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I thought that the correct IUPAC name for the molecule below (benzyl chloride) would be chloromethylbenzene because the ring always gets priority over the chain unless a primary functional group is present. However, it seems the correct name is chlorophenylmethane. Can someone explain why that is?

chloromethylbenzene or chlorophenylmethane?

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The preferred IUPAC name is, indeed, (chloromethyl)benzene, built from substitutive prefix chloromethyl. The parentheses around "chloromethyl" are required because it is a compound substituent (a simple substituent attached to another simple substituent, specifically, methyl and chloro in this case). The Blue Book [1, p. 66] has plenty of examples similar to yours:

$$ \begin{array}{lll} \ce{C6H5-CH2-NCS} &\quad &\text{benzyl isothiocyanate} \\ & &\text{(isothiocyanatomethyl)benzene (PIN)} \\ & & \\ \ce{C6H5-NC} &\quad &\text{phenyl isocyanide} \\ & &\text{isocyanobenzene (PIN)} \end{array} $$

Note that common names for this molecule also include: benzyl chloride and α-chlorotoluene.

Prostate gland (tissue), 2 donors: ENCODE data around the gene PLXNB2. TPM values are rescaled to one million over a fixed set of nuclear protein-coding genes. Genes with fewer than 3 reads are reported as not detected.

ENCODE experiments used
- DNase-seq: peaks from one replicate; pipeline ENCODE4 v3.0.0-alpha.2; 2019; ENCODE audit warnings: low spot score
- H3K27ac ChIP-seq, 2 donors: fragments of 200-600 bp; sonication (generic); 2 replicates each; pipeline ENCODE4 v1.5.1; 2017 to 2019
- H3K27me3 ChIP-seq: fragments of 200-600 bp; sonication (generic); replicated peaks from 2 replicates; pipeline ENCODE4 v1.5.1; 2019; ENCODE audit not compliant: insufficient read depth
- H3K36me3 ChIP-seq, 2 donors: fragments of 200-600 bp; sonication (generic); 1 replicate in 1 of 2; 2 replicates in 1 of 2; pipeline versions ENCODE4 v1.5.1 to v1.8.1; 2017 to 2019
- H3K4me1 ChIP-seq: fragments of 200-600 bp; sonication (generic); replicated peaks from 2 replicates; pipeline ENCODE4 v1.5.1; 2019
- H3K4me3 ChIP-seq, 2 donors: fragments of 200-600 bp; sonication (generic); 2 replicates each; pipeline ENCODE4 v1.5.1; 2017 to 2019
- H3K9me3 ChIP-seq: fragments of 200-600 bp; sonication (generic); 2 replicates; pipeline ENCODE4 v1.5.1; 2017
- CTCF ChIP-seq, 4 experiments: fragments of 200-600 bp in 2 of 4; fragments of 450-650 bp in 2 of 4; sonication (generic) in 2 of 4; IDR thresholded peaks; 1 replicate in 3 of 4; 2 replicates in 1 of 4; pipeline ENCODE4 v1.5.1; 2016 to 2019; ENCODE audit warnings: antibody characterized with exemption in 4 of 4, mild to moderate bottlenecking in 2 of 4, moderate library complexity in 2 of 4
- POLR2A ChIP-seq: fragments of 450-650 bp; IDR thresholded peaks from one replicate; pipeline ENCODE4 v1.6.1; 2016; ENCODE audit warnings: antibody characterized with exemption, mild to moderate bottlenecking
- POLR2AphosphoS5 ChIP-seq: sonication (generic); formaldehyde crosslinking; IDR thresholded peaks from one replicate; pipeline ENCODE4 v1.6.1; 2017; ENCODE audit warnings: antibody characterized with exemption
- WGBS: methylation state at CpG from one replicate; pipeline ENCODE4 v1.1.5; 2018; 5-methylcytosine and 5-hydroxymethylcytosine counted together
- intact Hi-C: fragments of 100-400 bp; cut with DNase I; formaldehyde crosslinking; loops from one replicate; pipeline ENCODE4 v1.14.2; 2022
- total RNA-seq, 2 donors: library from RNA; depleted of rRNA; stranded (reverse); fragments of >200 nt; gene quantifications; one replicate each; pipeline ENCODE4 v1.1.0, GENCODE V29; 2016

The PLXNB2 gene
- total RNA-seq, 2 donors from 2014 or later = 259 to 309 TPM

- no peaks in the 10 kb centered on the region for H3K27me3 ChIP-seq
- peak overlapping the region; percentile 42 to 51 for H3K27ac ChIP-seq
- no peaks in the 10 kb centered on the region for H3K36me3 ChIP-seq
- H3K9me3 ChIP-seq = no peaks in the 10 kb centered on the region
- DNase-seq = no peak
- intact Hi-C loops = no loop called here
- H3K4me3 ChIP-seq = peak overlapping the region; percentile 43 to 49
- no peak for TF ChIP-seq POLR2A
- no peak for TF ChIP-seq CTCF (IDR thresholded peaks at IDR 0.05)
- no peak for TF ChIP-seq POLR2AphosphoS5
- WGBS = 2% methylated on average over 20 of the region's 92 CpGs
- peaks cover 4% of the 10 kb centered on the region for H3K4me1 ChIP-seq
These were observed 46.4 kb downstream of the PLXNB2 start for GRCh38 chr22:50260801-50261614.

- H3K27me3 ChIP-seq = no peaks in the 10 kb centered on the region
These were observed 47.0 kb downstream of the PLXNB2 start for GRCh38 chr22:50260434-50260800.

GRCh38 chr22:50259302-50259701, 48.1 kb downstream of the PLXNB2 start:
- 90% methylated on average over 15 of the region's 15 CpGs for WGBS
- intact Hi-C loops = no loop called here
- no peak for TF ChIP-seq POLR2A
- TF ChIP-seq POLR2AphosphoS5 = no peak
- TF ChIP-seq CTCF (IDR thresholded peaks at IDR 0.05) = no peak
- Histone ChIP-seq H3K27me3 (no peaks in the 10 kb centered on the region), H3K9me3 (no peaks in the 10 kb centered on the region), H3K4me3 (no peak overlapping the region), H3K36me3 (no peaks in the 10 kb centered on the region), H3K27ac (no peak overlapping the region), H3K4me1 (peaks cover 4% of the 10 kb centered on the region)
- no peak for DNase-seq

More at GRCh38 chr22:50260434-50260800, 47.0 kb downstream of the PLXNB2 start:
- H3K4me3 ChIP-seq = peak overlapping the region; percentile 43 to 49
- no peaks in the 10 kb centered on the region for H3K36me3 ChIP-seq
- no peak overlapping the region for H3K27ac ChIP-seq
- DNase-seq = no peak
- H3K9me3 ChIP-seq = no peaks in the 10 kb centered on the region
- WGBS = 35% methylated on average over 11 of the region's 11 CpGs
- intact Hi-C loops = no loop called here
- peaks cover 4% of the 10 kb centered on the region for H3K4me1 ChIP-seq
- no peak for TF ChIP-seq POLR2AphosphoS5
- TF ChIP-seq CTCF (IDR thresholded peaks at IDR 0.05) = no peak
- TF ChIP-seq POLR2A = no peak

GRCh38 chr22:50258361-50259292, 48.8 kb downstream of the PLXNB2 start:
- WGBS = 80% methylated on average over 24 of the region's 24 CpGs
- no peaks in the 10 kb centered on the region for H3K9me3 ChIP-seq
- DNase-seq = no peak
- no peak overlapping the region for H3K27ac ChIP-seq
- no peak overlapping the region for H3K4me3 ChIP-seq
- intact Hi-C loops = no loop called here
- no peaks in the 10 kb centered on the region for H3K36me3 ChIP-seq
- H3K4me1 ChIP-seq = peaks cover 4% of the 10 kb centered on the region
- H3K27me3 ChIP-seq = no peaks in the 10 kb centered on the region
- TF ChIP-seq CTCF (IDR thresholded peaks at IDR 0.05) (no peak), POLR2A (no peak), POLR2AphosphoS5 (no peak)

References

  1. Favre, H. A.; Powell, W. H. IUPAC “Blue Book” Nomenclature of Organic Chemistry: IUPAC Recommendations and Preferred Names; IUPAC Recommendations; Royal Society of Chemistry: Cambridge, England, 2013. ISBN 978-0-85404-182-4.
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    $\begingroup$ The remark about the use of parentheses is correct. However, the actual question was whether the preferred name is chloro(phenyl)methane or (chloromethyl)benzene. $\endgroup$ – Loong Jun 29 at 12:00
  • $\begingroup$ @Loong You are right. I was (and still am) too lazy to look up the relevant rules so just decided to edit in a brief line about the parentheses; I leave it to you if you want to expand further or write another answer. $\endgroup$ – orthocresol Jun 29 at 13:02
  • $\begingroup$ Is 1-phenyl methyl chloride possible? $\endgroup$ – Chakravarthy Kalyan Jun 30 at 2:43

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